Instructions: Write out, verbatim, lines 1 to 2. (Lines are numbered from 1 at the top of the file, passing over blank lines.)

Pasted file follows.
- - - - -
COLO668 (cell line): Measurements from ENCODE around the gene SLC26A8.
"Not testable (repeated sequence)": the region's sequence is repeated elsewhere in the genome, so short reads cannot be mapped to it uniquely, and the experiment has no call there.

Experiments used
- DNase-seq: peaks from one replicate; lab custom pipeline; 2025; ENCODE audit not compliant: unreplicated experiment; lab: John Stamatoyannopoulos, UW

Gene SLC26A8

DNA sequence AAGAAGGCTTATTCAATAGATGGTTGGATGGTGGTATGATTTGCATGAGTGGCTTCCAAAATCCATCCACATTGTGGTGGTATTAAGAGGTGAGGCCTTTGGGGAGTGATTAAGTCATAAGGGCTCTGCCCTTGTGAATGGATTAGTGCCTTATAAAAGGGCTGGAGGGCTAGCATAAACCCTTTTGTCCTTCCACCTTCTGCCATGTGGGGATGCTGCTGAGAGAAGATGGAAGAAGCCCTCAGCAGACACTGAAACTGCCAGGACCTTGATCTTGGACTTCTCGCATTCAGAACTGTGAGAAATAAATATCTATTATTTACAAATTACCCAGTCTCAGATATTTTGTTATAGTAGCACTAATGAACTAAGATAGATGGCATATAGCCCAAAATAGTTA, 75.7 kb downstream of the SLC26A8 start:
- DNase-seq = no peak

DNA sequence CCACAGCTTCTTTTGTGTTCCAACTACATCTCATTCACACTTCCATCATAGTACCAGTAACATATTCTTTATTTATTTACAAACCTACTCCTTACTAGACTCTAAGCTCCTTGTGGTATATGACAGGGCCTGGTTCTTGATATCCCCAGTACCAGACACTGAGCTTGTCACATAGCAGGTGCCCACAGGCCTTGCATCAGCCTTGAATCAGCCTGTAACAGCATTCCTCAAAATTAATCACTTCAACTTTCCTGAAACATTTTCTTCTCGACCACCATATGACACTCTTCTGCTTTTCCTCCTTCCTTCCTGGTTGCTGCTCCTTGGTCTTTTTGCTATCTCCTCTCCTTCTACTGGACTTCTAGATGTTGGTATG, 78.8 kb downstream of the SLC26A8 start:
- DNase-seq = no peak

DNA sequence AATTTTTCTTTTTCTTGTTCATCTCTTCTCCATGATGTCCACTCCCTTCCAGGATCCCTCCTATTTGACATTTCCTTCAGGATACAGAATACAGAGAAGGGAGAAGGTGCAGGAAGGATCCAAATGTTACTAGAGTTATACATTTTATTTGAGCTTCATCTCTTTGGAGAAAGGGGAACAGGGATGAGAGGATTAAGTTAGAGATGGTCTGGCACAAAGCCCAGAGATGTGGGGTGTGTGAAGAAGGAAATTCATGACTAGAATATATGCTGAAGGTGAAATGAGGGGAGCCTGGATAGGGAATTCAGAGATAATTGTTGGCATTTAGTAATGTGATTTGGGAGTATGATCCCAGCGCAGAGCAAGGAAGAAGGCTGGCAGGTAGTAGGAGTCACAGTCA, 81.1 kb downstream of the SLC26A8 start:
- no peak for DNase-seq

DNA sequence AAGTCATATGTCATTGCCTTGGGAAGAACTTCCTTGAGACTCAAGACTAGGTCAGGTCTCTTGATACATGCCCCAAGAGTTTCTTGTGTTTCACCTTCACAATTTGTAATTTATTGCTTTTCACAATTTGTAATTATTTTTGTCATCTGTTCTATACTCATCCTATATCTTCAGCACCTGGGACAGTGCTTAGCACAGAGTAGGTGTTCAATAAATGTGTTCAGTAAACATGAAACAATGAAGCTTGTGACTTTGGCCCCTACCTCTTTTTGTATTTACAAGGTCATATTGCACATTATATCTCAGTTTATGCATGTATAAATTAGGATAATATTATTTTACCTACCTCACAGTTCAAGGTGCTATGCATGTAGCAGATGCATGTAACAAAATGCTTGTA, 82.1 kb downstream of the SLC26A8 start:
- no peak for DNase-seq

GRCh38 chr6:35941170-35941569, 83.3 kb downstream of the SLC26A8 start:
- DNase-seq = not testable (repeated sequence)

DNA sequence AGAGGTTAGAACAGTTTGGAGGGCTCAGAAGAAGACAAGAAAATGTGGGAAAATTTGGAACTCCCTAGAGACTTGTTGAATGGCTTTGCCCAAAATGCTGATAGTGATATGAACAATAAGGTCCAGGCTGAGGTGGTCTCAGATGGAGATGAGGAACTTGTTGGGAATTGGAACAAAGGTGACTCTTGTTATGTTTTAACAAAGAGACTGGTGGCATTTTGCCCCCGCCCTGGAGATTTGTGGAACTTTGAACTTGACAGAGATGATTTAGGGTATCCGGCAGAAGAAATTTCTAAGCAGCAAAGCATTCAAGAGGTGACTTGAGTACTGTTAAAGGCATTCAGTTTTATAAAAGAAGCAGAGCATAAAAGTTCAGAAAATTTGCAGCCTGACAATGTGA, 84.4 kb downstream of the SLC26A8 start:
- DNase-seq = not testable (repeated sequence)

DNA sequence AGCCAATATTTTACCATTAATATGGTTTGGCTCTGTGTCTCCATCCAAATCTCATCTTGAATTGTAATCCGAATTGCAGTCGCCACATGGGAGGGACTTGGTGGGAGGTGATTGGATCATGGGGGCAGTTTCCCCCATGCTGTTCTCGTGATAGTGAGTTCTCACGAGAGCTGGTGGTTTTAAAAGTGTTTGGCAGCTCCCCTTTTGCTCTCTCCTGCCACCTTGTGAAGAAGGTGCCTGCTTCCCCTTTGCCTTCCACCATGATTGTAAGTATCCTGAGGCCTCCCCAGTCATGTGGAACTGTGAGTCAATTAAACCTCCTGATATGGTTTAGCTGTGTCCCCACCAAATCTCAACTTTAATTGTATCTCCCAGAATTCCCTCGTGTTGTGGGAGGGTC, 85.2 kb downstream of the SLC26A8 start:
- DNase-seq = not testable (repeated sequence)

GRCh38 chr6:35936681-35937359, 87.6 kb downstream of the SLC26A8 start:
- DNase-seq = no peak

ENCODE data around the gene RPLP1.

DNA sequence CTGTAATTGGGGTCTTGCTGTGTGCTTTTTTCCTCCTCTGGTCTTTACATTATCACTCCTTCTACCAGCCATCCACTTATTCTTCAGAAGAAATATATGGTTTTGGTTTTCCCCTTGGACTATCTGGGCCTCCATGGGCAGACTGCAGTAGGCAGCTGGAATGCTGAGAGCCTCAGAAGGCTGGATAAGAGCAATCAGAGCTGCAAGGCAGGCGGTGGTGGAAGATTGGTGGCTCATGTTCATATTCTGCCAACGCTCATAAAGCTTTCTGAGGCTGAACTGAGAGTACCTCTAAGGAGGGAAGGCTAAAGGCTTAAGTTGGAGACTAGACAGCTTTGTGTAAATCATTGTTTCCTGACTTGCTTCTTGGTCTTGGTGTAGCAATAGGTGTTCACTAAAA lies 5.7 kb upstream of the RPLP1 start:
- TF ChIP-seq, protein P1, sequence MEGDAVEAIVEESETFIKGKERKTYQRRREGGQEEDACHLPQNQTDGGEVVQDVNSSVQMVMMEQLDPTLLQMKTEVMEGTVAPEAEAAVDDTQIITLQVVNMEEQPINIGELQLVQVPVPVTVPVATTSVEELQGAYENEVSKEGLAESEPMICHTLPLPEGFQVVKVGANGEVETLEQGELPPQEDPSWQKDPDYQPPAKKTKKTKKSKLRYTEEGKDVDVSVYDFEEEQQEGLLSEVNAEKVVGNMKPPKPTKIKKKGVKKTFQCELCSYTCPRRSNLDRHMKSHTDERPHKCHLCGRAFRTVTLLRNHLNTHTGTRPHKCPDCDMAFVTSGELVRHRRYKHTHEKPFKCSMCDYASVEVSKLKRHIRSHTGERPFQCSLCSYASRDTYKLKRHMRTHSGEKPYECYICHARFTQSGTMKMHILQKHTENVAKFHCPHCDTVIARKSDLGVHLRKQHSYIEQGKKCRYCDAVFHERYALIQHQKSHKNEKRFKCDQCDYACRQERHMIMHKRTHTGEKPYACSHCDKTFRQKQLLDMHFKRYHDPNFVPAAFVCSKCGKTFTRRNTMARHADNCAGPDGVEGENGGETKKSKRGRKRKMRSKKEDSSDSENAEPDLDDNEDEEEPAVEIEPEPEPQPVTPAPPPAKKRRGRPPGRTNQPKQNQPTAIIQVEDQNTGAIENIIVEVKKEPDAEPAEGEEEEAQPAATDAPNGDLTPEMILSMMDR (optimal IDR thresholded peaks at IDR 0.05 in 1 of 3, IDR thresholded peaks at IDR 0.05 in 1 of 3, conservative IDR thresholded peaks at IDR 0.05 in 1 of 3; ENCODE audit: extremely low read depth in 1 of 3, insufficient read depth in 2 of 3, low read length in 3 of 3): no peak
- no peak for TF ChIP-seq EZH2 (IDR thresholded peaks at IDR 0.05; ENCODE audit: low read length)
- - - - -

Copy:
COLO668 (cell line): Measurements from ENCODE around the gene SLC26A8.
"Not testable (repeated sequence)": the region's sequence is repeated elsewhere in the genome, so short reads cannot be mapped to it uniquely, and the experiment has no call there.